With Earth Day this week, it’s a great time to reflect on the challenges we face and the advancements we’ve made. Last week, Microsoft released a whitepaper describing the progress made with our carbon fee since its inception in the hope to inspire other organizations to take similar action.
Back in 2012, we made a companywide commitment to carbon neutrality. To help us reach that goal, we established an internal carbon fee model that holds our business groups financially responsible for the cost of reducing and offsetting our carbon emissions. The impact of the fee has been significant, and we have realized a number of benefits. With the funds collected through the carbon fee, we have:
- Purchased more than 10 billion kilowatt-hours (kWh) of green power,
- Reduced our emissions by 7.5 million metric tons of carbon dioxide equivalent (mtCO2e),
- Had an impact on more than 3.2 million people in emerging nations through carbon offset community projects, and
- Saved more than $10 million per year.
The carbon fee has played an important role in making the costs associated with carbon tangible across the company. It has also created a virtuous cycle of environmental responsibility within our organization — inspiring action that delivers results, which in turn raises greater awareness and inspires further action. What a concept, to have the groups paying the fee asking for even greater contribution!
For example, since the start of the program, we have funded over 60 projects in 23 countries by investing in projects that reduce our overall footprint. We also look for ways to reduce our cost to purchase energy, and our efforts have been recognized by the US Environmental Protection Agency Green Power Partnership, which ranks us as the second-largest green power purchaser for US operations through our commitment to 100 percent renewable power. Power Purchase Agreements such as the Keechi Wind Project and others allow us to invest in a way that delivers both an economic and an environmental benefit.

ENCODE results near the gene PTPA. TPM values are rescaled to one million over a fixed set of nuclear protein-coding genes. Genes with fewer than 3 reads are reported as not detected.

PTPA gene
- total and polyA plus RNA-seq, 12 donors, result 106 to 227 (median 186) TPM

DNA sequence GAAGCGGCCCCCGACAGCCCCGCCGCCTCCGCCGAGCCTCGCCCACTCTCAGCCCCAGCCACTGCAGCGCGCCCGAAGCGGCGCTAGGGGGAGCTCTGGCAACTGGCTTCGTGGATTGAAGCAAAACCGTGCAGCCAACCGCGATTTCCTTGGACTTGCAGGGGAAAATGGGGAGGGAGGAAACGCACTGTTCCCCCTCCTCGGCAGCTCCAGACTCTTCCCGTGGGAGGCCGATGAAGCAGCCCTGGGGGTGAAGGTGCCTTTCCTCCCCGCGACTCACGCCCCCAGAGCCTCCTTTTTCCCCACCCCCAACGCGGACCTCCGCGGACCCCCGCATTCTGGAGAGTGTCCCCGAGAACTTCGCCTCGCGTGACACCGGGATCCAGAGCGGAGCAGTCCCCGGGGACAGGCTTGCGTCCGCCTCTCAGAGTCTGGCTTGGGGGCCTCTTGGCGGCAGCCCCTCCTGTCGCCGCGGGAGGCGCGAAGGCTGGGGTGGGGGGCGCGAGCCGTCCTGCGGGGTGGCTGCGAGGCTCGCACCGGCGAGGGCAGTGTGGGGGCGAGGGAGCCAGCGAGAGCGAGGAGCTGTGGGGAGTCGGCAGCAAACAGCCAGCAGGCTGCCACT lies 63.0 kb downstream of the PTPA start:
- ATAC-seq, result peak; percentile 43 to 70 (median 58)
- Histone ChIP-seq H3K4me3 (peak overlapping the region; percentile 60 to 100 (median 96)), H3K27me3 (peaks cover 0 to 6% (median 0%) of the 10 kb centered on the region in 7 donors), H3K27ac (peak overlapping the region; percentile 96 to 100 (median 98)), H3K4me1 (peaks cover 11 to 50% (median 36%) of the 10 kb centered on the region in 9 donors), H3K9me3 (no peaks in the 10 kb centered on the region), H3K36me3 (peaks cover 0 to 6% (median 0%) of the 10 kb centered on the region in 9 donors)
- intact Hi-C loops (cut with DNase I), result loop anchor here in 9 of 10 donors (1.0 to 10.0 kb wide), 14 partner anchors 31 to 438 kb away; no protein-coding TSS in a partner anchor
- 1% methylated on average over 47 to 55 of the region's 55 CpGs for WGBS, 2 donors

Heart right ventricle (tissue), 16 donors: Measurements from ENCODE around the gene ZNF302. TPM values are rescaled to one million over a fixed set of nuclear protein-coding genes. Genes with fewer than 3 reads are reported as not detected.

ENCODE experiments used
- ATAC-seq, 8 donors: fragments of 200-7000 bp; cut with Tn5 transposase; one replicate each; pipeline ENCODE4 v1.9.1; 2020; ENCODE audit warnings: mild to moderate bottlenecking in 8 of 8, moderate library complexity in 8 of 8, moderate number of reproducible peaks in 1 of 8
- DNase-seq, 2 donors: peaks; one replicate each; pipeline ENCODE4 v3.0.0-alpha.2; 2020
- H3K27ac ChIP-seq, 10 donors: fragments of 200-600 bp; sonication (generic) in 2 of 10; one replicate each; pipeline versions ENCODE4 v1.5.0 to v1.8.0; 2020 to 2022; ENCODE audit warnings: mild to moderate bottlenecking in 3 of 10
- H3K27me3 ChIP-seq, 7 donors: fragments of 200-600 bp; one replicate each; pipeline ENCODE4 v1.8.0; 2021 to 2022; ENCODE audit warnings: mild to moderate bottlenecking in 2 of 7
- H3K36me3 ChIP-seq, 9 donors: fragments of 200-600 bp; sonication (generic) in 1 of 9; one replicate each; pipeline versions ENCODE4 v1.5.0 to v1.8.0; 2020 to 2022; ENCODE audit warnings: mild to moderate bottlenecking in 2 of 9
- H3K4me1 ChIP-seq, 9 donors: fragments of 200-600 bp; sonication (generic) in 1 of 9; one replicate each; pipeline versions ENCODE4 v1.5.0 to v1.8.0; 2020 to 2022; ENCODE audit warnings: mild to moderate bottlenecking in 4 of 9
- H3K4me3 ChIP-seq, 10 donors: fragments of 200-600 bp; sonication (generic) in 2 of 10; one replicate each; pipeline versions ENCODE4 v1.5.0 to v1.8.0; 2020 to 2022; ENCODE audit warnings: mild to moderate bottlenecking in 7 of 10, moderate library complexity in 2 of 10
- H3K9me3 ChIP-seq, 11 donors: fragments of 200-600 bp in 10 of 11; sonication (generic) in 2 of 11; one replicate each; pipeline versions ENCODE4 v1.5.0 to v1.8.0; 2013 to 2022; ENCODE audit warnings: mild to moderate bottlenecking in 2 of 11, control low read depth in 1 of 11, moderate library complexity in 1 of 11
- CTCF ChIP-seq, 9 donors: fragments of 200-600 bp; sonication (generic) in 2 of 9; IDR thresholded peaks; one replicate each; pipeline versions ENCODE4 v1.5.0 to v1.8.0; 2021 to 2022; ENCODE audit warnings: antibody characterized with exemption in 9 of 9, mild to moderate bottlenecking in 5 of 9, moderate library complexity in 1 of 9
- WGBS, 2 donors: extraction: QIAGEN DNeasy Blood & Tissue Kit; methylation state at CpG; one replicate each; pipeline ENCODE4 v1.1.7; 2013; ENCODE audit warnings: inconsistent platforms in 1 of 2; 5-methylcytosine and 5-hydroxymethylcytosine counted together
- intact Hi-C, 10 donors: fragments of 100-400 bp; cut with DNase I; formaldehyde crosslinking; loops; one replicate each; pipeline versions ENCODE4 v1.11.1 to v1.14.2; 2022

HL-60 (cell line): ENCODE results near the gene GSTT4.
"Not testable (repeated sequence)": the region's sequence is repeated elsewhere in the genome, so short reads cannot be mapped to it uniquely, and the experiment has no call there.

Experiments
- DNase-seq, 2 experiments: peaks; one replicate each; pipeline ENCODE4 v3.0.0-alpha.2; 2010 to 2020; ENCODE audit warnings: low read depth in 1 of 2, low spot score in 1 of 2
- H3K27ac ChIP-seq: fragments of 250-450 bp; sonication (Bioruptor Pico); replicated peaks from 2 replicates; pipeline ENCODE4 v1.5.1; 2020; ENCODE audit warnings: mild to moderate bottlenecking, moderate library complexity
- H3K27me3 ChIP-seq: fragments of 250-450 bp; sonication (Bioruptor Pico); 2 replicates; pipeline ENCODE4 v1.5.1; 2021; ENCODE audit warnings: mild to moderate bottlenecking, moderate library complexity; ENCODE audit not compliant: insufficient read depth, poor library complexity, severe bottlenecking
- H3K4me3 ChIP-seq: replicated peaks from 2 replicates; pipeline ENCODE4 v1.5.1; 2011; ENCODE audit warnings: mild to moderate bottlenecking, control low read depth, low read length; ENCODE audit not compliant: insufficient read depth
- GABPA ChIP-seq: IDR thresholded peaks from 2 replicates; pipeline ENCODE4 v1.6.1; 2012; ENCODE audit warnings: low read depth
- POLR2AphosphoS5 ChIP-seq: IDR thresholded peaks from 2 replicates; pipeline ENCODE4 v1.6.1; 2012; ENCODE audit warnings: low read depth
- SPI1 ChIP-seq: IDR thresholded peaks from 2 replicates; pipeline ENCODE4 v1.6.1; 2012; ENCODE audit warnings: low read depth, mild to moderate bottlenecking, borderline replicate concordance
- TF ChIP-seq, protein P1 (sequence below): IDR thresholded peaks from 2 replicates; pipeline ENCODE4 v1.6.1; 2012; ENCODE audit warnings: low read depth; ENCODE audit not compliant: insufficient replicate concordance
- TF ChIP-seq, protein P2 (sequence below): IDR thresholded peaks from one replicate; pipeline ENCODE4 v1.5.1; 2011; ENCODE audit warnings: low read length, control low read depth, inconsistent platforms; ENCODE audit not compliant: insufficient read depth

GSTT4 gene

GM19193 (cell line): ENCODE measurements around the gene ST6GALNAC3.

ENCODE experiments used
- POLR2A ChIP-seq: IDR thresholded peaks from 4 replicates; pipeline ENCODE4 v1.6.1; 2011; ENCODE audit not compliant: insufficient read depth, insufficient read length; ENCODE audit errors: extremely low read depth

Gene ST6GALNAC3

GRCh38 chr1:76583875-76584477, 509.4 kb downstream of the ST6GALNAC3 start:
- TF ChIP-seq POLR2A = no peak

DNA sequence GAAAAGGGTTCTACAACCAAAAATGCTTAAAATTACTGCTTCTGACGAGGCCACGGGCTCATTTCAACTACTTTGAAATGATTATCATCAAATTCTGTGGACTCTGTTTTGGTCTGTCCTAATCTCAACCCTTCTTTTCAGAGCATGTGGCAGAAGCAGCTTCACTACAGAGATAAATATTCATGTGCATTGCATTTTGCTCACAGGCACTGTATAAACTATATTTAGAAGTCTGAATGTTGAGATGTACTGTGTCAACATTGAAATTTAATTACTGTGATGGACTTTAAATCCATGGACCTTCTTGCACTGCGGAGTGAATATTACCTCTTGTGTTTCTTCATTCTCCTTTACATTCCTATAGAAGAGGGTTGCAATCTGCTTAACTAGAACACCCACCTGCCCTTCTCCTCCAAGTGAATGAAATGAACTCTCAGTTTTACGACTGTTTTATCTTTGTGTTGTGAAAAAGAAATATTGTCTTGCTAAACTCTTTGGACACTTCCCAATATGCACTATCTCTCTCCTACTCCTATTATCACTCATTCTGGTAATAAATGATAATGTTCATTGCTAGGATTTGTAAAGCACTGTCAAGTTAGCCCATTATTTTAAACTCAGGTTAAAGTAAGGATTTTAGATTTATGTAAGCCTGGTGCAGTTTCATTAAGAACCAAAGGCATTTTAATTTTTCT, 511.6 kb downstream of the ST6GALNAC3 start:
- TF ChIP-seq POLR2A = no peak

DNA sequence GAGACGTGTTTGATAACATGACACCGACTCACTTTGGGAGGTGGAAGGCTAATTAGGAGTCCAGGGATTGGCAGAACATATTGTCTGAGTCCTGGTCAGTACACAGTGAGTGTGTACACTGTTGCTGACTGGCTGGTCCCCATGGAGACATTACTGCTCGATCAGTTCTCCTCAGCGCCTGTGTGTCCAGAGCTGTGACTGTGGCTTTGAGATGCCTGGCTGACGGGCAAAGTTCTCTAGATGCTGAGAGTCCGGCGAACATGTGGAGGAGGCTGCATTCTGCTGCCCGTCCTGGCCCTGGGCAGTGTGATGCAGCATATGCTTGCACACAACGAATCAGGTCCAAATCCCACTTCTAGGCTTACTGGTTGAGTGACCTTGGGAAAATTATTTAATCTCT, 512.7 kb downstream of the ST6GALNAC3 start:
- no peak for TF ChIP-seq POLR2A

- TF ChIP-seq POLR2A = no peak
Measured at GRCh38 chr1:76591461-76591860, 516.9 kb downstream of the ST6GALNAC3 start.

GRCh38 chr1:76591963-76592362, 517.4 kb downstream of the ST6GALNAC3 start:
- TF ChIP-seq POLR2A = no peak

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Beyond Microsoft’s own operations, we see a significant opportunity to accelerate the development of the renewable energy market and supporting carbon offsetting and sustainable community development using technology, particularly in emerging nations.
By investing in sustainable energy innovation, we’re supporting the development of both new energy technologies that will be the building blocks for energy transformation and clean energy markets that will broaden accessibility and support a more sustainable future. These projects, many of them done with a wide range of partners, range from evaluating and piloting the next generation of fuel cell technology, a pilot program to use biogas to power a small datacenter in Wyoming, to integrating fuel cells into server racks of a datacenter.
Meanwhile, by investing in community projects, we are supporting emerging nations in accelerating low-carbon sustainable economic development. These projects represent a holistic approach to driving social, economic, and environmental progress together in parallel.
To learn more about some of the projects that Microsoft is working on as a result of the carbon fee, check out this Microsoft News Center post.
We continue to be committed to reducing the environmental impact of our global operations, and will continue to refine our practices to maximize the impact of the carbon fee, both within our business and in our broader contribution to our planet.
This post first appeared on Microsoft’s Green Blog.